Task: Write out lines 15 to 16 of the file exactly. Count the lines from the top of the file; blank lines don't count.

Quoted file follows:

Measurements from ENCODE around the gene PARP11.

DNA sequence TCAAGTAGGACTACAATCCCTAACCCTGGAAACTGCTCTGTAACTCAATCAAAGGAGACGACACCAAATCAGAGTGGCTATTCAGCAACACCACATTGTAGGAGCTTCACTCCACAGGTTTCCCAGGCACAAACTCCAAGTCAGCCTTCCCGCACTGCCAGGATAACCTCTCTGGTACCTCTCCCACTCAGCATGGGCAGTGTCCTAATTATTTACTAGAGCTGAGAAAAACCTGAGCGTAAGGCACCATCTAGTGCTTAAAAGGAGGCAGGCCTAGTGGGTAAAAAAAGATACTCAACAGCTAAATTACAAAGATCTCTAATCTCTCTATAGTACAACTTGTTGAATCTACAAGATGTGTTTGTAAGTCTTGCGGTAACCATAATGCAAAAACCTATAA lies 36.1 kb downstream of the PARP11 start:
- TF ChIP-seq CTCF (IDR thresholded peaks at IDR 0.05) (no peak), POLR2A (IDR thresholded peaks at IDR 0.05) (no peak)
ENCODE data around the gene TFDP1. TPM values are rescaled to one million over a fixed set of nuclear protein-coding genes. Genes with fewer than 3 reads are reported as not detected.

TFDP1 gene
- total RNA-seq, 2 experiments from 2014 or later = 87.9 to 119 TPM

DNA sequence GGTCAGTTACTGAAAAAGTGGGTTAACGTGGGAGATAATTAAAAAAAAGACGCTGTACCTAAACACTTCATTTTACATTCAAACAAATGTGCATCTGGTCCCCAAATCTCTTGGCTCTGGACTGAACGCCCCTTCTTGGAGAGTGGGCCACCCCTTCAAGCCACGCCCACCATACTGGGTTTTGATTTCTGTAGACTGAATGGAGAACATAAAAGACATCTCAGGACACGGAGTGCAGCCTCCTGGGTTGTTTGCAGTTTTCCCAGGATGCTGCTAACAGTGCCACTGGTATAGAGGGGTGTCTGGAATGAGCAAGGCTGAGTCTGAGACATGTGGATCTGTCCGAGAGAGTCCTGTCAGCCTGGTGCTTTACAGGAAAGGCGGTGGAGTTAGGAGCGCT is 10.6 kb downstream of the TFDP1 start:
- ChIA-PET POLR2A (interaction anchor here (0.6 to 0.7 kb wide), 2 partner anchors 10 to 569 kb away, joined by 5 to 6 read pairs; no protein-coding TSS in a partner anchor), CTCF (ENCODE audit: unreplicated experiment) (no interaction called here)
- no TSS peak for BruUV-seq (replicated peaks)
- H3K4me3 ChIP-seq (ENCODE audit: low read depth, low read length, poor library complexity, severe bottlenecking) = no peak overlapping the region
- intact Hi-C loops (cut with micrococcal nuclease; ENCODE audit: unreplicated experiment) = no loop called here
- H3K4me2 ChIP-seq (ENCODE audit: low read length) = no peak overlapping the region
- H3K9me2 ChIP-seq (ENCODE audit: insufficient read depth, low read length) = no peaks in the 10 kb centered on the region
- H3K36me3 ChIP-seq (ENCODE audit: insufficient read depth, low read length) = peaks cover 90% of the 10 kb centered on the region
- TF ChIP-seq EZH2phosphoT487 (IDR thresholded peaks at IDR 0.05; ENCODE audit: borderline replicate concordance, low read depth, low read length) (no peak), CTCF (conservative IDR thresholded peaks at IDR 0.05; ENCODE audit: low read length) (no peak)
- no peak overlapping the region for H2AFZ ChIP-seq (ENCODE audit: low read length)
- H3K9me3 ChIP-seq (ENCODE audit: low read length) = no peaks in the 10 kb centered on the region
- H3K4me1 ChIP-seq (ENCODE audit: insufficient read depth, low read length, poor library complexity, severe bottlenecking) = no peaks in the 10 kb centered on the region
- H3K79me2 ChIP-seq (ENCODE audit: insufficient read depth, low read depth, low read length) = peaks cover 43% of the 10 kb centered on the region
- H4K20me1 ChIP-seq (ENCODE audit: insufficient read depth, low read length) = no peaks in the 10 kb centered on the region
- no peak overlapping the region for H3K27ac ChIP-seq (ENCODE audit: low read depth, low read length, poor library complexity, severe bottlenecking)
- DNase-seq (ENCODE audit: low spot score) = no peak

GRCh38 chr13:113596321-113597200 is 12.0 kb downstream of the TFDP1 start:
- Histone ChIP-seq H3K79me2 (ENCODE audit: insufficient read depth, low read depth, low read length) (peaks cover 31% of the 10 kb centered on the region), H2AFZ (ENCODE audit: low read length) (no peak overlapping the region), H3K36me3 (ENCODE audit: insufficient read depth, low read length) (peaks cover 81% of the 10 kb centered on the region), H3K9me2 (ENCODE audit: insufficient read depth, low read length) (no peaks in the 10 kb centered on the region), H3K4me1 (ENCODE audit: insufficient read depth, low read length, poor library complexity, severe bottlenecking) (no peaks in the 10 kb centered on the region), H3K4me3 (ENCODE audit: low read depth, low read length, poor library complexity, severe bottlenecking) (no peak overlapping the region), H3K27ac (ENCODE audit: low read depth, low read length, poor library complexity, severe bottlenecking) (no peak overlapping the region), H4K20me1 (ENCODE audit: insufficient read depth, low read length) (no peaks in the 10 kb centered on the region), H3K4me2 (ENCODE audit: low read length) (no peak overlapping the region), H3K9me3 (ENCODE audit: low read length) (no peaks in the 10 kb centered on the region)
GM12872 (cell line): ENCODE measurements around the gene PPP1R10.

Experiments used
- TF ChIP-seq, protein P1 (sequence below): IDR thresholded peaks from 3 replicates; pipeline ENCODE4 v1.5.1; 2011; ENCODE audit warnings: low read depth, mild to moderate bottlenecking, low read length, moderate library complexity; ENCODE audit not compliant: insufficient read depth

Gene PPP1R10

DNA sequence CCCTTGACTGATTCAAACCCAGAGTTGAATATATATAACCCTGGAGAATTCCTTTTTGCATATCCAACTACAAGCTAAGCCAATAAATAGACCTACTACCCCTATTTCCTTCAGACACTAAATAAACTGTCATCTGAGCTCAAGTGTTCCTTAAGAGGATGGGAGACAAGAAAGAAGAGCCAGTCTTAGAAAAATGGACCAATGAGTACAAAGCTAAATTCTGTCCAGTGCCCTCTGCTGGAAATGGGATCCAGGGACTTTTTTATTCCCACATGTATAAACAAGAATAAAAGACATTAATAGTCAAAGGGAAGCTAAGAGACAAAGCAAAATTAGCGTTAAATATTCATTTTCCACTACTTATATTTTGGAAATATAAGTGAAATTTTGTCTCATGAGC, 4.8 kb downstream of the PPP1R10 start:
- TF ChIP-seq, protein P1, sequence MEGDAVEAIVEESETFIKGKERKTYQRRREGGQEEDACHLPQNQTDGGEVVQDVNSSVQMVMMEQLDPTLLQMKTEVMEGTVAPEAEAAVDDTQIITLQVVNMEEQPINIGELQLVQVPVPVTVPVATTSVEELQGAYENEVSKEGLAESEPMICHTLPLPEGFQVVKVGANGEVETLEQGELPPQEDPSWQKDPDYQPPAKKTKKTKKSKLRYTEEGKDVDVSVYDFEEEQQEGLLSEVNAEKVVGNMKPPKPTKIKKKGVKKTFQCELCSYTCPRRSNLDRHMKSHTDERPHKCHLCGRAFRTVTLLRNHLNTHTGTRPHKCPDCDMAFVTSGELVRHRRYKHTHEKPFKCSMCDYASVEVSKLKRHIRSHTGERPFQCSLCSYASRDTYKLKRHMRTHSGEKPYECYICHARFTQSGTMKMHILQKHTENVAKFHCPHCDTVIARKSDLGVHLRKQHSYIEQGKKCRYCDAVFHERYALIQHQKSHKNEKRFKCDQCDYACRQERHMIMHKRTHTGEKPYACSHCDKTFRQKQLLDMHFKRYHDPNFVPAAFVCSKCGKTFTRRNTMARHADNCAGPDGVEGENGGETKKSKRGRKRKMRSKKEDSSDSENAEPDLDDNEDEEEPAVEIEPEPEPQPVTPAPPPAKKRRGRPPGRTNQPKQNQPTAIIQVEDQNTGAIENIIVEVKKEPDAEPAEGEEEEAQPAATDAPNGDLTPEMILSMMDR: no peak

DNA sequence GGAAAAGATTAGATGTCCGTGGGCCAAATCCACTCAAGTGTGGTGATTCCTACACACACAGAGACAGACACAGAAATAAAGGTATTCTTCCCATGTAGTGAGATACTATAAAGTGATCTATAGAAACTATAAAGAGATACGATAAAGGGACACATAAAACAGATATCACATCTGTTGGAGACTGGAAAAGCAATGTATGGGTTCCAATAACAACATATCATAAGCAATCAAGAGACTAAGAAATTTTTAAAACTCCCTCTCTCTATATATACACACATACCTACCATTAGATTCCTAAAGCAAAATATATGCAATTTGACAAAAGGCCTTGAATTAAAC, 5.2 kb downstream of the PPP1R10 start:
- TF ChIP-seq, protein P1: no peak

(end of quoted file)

- TF ChIP-seq EZH2phosphoT487 (IDR thresholded peaks at IDR 0.05; ENCODE audit: borderline replicate concordance, low read depth, low read length) (no peak), CTCF (conservative IDR thresholded peaks at IDR 0.05; ENCODE audit: low read length) (no peak)
- no peak overlapping the region for H2AFZ ChIP-seq (ENCODE audit: low read length)